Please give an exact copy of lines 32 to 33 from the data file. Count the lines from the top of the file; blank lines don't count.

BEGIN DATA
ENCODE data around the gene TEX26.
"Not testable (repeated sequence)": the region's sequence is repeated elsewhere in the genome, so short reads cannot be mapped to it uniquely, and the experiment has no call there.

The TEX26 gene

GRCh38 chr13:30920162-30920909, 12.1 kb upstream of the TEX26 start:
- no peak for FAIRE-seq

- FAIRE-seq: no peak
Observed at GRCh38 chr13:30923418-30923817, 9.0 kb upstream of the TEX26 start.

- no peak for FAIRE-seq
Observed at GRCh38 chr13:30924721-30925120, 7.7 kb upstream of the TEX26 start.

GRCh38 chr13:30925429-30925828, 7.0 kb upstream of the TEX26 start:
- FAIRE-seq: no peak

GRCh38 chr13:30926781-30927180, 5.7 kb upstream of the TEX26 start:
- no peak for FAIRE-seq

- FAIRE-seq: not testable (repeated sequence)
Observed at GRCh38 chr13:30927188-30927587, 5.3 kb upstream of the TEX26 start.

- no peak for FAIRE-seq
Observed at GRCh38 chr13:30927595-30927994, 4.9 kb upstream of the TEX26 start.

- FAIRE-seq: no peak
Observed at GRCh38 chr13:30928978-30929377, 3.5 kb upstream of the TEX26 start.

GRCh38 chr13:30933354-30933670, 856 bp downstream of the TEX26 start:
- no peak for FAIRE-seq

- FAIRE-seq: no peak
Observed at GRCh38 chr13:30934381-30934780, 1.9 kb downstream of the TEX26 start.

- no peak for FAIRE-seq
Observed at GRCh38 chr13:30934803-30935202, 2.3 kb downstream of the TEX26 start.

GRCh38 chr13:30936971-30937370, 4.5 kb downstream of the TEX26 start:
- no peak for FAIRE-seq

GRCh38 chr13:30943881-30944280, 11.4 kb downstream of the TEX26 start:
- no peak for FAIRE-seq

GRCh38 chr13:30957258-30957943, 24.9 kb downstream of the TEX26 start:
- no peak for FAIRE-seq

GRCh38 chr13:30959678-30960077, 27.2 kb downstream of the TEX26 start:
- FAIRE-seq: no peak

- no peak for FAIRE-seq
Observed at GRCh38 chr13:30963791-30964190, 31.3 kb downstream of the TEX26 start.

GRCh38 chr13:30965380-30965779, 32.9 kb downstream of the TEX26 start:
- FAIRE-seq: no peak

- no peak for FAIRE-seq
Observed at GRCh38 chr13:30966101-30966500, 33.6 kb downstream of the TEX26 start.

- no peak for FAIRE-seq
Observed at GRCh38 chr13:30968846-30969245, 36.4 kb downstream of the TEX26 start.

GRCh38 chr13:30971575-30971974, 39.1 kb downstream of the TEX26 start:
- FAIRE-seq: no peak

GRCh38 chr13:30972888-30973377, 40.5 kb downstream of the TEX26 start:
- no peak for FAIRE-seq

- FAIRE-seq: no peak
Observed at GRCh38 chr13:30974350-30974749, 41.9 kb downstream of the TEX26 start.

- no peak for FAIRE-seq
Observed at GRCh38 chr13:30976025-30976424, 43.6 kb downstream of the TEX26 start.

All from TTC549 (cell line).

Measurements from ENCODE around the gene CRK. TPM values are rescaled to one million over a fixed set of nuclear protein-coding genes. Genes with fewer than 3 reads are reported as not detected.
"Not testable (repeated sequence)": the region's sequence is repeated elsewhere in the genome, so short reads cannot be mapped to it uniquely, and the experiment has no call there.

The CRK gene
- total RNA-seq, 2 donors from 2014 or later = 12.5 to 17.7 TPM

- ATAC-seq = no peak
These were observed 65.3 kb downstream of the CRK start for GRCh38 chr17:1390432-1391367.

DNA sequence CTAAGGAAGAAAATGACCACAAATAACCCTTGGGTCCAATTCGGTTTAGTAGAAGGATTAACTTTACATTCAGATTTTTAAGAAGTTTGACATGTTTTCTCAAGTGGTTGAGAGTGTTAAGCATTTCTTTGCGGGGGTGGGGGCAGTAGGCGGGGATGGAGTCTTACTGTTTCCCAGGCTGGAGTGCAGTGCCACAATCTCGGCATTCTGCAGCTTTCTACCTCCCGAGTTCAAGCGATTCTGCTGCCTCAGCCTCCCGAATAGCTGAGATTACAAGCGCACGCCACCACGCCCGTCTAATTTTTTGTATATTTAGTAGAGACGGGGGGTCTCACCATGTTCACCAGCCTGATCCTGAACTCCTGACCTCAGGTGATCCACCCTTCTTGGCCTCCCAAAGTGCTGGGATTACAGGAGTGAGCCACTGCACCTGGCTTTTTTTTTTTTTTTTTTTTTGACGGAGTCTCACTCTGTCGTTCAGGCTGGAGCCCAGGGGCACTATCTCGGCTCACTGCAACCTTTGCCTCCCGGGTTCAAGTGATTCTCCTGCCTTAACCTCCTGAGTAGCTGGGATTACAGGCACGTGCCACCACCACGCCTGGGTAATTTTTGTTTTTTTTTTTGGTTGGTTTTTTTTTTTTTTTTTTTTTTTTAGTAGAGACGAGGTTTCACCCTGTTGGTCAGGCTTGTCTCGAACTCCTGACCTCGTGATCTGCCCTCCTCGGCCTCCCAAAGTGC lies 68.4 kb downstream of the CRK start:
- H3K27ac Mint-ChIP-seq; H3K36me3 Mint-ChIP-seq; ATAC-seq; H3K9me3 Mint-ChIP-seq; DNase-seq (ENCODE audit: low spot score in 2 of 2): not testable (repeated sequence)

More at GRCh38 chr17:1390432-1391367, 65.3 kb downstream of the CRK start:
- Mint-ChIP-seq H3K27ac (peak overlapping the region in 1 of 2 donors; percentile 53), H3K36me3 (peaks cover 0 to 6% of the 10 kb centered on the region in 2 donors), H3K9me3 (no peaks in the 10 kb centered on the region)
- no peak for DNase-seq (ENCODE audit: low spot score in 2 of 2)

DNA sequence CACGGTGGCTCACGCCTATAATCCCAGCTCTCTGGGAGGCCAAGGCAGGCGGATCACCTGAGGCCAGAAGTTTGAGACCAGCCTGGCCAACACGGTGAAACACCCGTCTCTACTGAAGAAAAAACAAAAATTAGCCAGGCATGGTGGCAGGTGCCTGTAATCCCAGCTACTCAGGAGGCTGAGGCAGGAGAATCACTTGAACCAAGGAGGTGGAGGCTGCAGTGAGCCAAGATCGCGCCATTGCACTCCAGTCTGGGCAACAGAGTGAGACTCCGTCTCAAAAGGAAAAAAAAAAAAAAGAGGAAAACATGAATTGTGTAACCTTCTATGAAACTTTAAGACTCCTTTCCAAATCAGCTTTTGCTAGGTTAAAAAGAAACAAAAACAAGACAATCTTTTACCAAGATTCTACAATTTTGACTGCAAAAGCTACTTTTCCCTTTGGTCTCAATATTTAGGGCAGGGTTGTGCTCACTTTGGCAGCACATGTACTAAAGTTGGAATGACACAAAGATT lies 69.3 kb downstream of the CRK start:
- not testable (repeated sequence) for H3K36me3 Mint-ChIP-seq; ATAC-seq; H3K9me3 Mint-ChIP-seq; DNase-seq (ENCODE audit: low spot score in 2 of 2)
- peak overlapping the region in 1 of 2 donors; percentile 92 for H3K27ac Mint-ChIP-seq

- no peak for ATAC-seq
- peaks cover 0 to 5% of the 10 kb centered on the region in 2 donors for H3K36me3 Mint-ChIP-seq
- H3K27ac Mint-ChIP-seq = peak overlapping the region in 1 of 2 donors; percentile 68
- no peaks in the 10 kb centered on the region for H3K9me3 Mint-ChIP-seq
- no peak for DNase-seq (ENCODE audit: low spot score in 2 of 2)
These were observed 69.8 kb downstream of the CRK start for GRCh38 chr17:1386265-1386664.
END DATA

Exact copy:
GRCh38 chr13:30959678-30960077, 27.2 kb downstream of the TEX26 start:
- FAIRE-seq: no peak